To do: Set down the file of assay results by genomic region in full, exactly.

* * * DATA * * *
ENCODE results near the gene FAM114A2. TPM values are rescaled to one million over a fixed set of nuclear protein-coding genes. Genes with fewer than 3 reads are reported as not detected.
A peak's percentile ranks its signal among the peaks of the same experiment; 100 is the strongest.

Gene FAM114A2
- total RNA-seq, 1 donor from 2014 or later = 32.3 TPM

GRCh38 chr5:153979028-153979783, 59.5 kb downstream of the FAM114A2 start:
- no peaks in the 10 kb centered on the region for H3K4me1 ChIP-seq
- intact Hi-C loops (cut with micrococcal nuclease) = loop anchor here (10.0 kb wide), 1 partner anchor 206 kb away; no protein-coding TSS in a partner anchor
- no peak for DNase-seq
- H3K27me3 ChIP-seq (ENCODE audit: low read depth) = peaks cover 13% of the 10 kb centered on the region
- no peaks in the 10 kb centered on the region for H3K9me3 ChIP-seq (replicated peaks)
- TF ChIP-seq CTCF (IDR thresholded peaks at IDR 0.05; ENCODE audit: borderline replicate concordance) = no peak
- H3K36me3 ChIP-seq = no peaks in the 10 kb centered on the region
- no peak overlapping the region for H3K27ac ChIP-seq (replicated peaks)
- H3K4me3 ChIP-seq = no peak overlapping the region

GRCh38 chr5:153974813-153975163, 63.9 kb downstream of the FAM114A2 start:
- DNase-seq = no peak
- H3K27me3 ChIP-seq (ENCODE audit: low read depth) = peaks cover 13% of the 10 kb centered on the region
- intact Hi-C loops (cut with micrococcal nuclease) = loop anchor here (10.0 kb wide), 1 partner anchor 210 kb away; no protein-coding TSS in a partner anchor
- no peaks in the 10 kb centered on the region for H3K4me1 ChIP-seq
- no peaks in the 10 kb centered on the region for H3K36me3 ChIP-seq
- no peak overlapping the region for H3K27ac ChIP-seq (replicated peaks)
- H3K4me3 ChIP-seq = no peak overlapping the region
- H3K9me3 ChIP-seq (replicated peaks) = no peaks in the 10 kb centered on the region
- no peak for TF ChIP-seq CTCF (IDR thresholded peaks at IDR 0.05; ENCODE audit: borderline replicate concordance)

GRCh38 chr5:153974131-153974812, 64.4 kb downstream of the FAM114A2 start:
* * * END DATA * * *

ENCODE results near the gene FAM114A2. TPM values are rescaled to one million over a fixed set of nuclear protein-coding genes. Genes with fewer than 3 reads are reported as not detected.
A peak's percentile ranks its signal among the peaks of the same experiment; 100 is the strongest.

Gene FAM114A2
- total RNA-seq, 1 donor from 2014 or later = 32.3 TPM

GRCh38 chr5:153979028-153979783, 59.5 kb downstream of the FAM114A2 start:
- no peaks in the 10 kb centered on the region for H3K4me1 ChIP-seq
- intact Hi-C loops (cut with micrococcal nuclease) = loop anchor here (10.0 kb wide), 1 partner anchor 206 kb away; no protein-coding TSS in a partner anchor
- no peak for DNase-seq
- H3K27me3 ChIP-seq (ENCODE audit: low read depth) = peaks cover 13% of the 10 kb centered on the region
- no peaks in the 10 kb centered on the region for H3K9me3 ChIP-seq (replicated peaks)
- TF ChIP-seq CTCF (IDR thresholded peaks at IDR 0.05; ENCODE audit: borderline replicate concordance) = no peak
- H3K36me3 ChIP-seq = no peaks in the 10 kb centered on the region
- no peak overlapping the region for H3K27ac ChIP-seq (replicated peaks)
- H3K4me3 ChIP-seq = no peak overlapping the region

GRCh38 chr5:153974813-153975163, 63.9 kb downstream of the FAM114A2 start:
- DNase-seq = no peak
- H3K27me3 ChIP-seq (ENCODE audit: low read depth) = peaks cover 13% of the 10 kb centered on the region
- intact Hi-C loops (cut with micrococcal nuclease) = loop anchor here (10.0 kb wide), 1 partner anchor 210 kb away; no protein-coding TSS in a partner anchor
- no peaks in the 10 kb centered on the region for H3K4me1 ChIP-seq
- no peaks in the 10 kb centered on the region for H3K36me3 ChIP-seq
- no peak overlapping the region for H3K27ac ChIP-seq (replicated peaks)
- H3K4me3 ChIP-seq = no peak overlapping the region
- H3K9me3 ChIP-seq (replicated peaks) = no peaks in the 10 kb centered on the region
- no peak for TF ChIP-seq CTCF (IDR thresholded peaks at IDR 0.05; ENCODE audit: borderline replicate concordance)

GRCh38 chr5:153974131-153974812, 64.4 kb downstream of the FAM114A2 start: